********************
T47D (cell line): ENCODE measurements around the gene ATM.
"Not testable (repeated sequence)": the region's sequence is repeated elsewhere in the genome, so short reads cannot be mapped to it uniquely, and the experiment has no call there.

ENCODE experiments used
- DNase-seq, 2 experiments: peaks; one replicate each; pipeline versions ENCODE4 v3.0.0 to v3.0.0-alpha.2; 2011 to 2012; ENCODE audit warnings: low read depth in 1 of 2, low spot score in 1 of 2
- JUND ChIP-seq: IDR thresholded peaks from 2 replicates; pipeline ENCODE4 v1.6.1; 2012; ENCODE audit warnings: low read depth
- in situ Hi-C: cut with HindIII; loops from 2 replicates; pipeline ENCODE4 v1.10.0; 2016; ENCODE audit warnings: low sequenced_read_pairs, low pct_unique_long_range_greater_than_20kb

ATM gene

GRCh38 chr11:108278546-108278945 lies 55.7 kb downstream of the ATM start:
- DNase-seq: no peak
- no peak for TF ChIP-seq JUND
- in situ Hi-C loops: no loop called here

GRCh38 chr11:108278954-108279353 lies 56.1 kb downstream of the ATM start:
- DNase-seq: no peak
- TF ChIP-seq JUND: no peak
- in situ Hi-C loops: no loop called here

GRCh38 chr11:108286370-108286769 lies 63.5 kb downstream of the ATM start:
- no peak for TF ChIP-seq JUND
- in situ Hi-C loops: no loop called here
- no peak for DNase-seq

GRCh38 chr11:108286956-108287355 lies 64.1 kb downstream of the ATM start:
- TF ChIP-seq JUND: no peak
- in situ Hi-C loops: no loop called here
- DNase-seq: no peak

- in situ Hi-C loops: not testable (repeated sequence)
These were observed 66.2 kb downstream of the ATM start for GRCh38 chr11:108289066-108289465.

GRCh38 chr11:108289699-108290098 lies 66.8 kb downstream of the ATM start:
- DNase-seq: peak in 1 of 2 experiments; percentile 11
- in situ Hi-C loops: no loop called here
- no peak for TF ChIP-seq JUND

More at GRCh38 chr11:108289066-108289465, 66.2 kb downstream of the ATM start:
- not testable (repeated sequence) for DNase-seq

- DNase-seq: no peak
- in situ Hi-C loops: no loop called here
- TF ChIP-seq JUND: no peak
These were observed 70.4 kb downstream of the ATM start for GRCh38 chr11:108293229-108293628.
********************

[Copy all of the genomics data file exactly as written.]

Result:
T47D (cell line): ENCODE measurements around the gene ATM.
"Not testable (repeated sequence)": the region's sequence is repeated elsewhere in the genome, so short reads cannot be mapped to it uniquely, and the experiment has no call there.

ENCODE experiments used
- DNase-seq, 2 experiments: peaks; one replicate each; pipeline versions ENCODE4 v3.0.0 to v3.0.0-alpha.2; 2011 to 2012; ENCODE audit warnings: low read depth in 1 of 2, low spot score in 1 of 2
- JUND ChIP-seq: IDR thresholded peaks from 2 replicates; pipeline ENCODE4 v1.6.1; 2012; ENCODE audit warnings: low read depth
- in situ Hi-C: cut with HindIII; loops from 2 replicates; pipeline ENCODE4 v1.10.0; 2016; ENCODE audit warnings: low sequenced_read_pairs, low pct_unique_long_range_greater_than_20kb

ATM gene

GRCh38 chr11:108278546-108278945 lies 55.7 kb downstream of the ATM start:
- DNase-seq: no peak
- no peak for TF ChIP-seq JUND
- in situ Hi-C loops: no loop called here

GRCh38 chr11:108278954-108279353 lies 56.1 kb downstream of the ATM start:
- DNase-seq: no peak
- TF ChIP-seq JUND: no peak
- in situ Hi-C loops: no loop called here

GRCh38 chr11:108286370-108286769 lies 63.5 kb downstream of the ATM start:
- no peak for TF ChIP-seq JUND
- in situ Hi-C loops: no loop called here
- no peak for DNase-seq

GRCh38 chr11:108286956-108287355 lies 64.1 kb downstream of the ATM start:
- TF ChIP-seq JUND: no peak
- in situ Hi-C loops: no loop called here
- DNase-seq: no peak

- in situ Hi-C loops: not testable (repeated sequence)
These were observed 66.2 kb downstream of the ATM start for GRCh38 chr11:108289066-108289465.

GRCh38 chr11:108289699-108290098 lies 66.8 kb downstream of the ATM start:
- DNase-seq: peak in 1 of 2 experiments; percentile 11
- in situ Hi-C loops: no loop called here
- no peak for TF ChIP-seq JUND

More at GRCh38 chr11:108289066-108289465, 66.2 kb downstream of the ATM start:
- not testable (repeated sequence) for DNase-seq

- DNase-seq: no peak
- in situ Hi-C loops: no loop called here
- TF ChIP-seq JUND: no peak
These were observed 70.4 kb downstream of the ATM start for GRCh38 chr11:108293229-108293628.